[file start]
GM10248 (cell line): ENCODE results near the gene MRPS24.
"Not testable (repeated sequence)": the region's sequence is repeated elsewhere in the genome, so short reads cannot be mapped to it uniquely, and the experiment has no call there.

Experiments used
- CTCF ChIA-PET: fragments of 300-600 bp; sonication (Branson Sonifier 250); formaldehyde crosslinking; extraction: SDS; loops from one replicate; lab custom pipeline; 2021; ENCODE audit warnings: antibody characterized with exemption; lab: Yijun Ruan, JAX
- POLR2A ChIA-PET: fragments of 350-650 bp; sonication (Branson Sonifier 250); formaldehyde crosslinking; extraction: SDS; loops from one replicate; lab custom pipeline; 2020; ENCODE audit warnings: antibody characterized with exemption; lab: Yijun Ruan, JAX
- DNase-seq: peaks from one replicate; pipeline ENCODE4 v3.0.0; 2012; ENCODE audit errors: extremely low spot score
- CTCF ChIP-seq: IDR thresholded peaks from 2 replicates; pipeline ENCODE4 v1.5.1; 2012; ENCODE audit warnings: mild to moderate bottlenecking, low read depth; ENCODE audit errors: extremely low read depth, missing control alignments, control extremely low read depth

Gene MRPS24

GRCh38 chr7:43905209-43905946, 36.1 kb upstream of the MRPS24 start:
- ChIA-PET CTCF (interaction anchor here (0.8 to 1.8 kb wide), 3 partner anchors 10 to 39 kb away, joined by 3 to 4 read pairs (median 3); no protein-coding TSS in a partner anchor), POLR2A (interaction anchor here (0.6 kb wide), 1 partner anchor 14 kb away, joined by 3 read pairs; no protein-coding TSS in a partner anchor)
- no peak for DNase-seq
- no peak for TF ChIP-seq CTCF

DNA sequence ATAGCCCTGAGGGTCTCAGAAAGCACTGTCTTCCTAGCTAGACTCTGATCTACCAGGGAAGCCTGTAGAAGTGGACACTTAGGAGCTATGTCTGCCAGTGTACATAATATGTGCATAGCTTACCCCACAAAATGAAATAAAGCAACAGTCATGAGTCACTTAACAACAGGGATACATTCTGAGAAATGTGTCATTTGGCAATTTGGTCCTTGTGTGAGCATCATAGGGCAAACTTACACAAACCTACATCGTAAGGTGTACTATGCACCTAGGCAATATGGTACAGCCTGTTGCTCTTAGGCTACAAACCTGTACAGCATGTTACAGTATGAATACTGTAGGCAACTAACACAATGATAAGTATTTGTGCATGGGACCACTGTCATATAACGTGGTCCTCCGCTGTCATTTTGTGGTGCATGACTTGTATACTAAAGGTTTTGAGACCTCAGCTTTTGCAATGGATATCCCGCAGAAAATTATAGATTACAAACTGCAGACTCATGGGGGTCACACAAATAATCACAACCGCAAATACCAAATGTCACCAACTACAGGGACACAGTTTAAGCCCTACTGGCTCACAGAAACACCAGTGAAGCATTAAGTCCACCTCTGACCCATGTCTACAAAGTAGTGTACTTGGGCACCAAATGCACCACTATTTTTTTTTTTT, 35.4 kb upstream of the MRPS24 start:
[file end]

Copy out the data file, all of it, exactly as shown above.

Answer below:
GM10248 (cell line): ENCODE results near the gene MRPS24.
"Not testable (repeated sequence)": the region's sequence is repeated elsewhere in the genome, so short reads cannot be mapped to it uniquely, and the experiment has no call there.

Experiments used
- CTCF ChIA-PET: fragments of 300-600 bp; sonication (Branson Sonifier 250); formaldehyde crosslinking; extraction: SDS; loops from one replicate; lab custom pipeline; 2021; ENCODE audit warnings: antibody characterized with exemption; lab: Yijun Ruan, JAX
- POLR2A ChIA-PET: fragments of 350-650 bp; sonication (Branson Sonifier 250); formaldehyde crosslinking; extraction: SDS; loops from one replicate; lab custom pipeline; 2020; ENCODE audit warnings: antibody characterized with exemption; lab: Yijun Ruan, JAX
- DNase-seq: peaks from one replicate; pipeline ENCODE4 v3.0.0; 2012; ENCODE audit errors: extremely low spot score
- CTCF ChIP-seq: IDR thresholded peaks from 2 replicates; pipeline ENCODE4 v1.5.1; 2012; ENCODE audit warnings: mild to moderate bottlenecking, low read depth; ENCODE audit errors: extremely low read depth, missing control alignments, control extremely low read depth

Gene MRPS24

GRCh38 chr7:43905209-43905946, 36.1 kb upstream of the MRPS24 start:
- ChIA-PET CTCF (interaction anchor here (0.8 to 1.8 kb wide), 3 partner anchors 10 to 39 kb away, joined by 3 to 4 read pairs (median 3); no protein-coding TSS in a partner anchor), POLR2A (interaction anchor here (0.6 kb wide), 1 partner anchor 14 kb away, joined by 3 read pairs; no protein-coding TSS in a partner anchor)
- no peak for DNase-seq
- no peak for TF ChIP-seq CTCF

DNA sequence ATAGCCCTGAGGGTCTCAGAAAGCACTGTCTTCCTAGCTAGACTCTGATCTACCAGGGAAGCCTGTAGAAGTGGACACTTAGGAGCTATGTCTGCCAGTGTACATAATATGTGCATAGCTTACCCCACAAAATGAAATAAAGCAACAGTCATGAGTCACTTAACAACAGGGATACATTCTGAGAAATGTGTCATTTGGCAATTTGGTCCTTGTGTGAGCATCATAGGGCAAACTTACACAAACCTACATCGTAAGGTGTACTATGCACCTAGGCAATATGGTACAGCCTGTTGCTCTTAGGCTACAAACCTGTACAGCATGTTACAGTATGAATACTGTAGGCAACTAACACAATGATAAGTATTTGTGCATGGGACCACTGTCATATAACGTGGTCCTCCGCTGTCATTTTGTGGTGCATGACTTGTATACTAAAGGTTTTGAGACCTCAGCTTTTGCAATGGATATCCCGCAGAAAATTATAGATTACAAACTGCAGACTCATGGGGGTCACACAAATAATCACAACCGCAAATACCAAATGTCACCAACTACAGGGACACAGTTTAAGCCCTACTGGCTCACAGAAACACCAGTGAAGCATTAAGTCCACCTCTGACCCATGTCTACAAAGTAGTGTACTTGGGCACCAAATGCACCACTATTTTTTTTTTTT, 35.4 kb upstream of the MRPS24 start: